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Origin: I Loved a Lad

DigiTrad:
DANCING AT WHITSUN
FORLORN LOVER
I AINSE LOVED A LASS
I COURTED A WEE GIRL
I LOVED A LAD
IT'S ONLY MY AULD SHEEN (FALSE BRIDE)
LAMBS ON THE GREEN HILLS
THE FALSE BRIDE
THREE WEEKS BEFORE EASTER
WEEK BEFORE EASTER 2


Related threads:
Lyr Req: David of the White Rock (etc.) (12)
Lyr Add: Dancing at Whitsun (64)
Lyr Req: 'How many ships sail in the forest?' (45)
Lyr & Tune add: The False Bride (Penguin) (21)
Ladies dancing at Whitsun (14)
Chord Req: Lambs in the Greenfield (Emmylou Harris (17)


NickJ 10 Dec 96 - 09:45 AM
dick greenhaus 10 Dec 96 - 08:16 PM
Nick J 12 Dec 96 - 06:37 AM
Susan of DT 12 Dec 96 - 07:33 PM
Susan of DT 12 Dec 96 - 09:09 PM
Susan of DT 13 Dec 96 - 08:33 AM
NickJ 14 Dec 96 - 05:23 AM
GUEST,Phillip 09 Apr 20 - 06:37 AM
cnd 09 Apr 20 - 09:36 AM
GUEST,Starship 09 Apr 20 - 09:37 AM
Phillip 10 Apr 20 - 03:51 AM
GUEST,Julia L 10 Apr 20 - 07:47 PM
GUEST,Julia L 10 Apr 20 - 07:50 PM
RTim 10 Apr 20 - 09:48 PM
Rumncoke 10 Apr 20 - 10:50 PM
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Subject: origin request : 'I loved a lad'
From: NickJ
Date: 10 Dec 96 - 09:45 AM

Can anyone help me with this request ? I'm looking for the origins (simply listed as 'Trad' - no date - on the album) of a track called 'I loved a lad'. It appears on Eddie Reader's (scottish) latest album : 'Canyfloss and Medicine'. The record label is Blanco y Negro (no web site that I can find), and it came out this year.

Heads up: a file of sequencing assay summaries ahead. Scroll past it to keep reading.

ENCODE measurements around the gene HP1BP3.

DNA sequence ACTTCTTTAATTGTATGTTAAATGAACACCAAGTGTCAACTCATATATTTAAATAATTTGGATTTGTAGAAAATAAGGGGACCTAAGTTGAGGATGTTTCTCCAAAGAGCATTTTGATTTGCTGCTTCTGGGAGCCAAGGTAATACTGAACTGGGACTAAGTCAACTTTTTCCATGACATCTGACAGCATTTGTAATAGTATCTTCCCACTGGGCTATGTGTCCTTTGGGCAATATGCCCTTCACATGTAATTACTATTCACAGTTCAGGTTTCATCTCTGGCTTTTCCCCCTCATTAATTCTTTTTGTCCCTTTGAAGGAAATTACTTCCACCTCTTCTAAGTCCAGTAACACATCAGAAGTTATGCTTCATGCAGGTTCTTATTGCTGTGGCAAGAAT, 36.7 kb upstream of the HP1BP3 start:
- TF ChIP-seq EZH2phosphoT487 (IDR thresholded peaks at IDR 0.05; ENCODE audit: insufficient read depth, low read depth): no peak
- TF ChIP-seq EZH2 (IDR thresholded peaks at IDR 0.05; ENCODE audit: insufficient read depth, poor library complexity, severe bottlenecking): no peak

I'm doing research for a novel and I need : (a) to check that I have transcribed the lyrics correctly (b) to try and find something more than just 'Trad' by way of the song's origins.

Thanks. Nick


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Subject: RE: origin request : 'I loved a lad'
From: dick greenhaus
Date: 10 Dec 96 - 08:16 PM

Hi- It's in the DT--also known as the Grey Hawk. I don't know how old it is, but it's been widely collected in England in the late nineteenth/early 20th century.


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Subject: Lyr Add: I LOVED A LAD
From: Nick J
Date: 12 Dec 96 - 06:37 AM

Hi Dick,

Thanks for your suggestion, but unfortunately the 'grey hawk' is not the same song. I will include the lyrics to the song (hopefully I've transcribed them okay) in case this helps jog anyone's memory.

Thanks again,
Nick
______________________________________________________

I loved a lad, and I loved him so well.
But I hated all others who spoke of his ills.
But now he's rewarded, may well for my love.
Now he's gone to another.

And I sell my love, down by the corrach side
All bridesmaids and braid walk on down by his side.
I sat down beside him and I poured out the wine.
Now he's wed to another.

The lads in the forest, they ask of me.
"How many wild strawberries, grow in the deep sea?"
I ask them the same, I ask them quite plain,
"How many ships sail in the forest?"

Dig me a grave, both long and both deep.
And cover it over with flowers so sweet.
And maybe's a turning to take a long sleep?
And maybe's in time I'll forget him?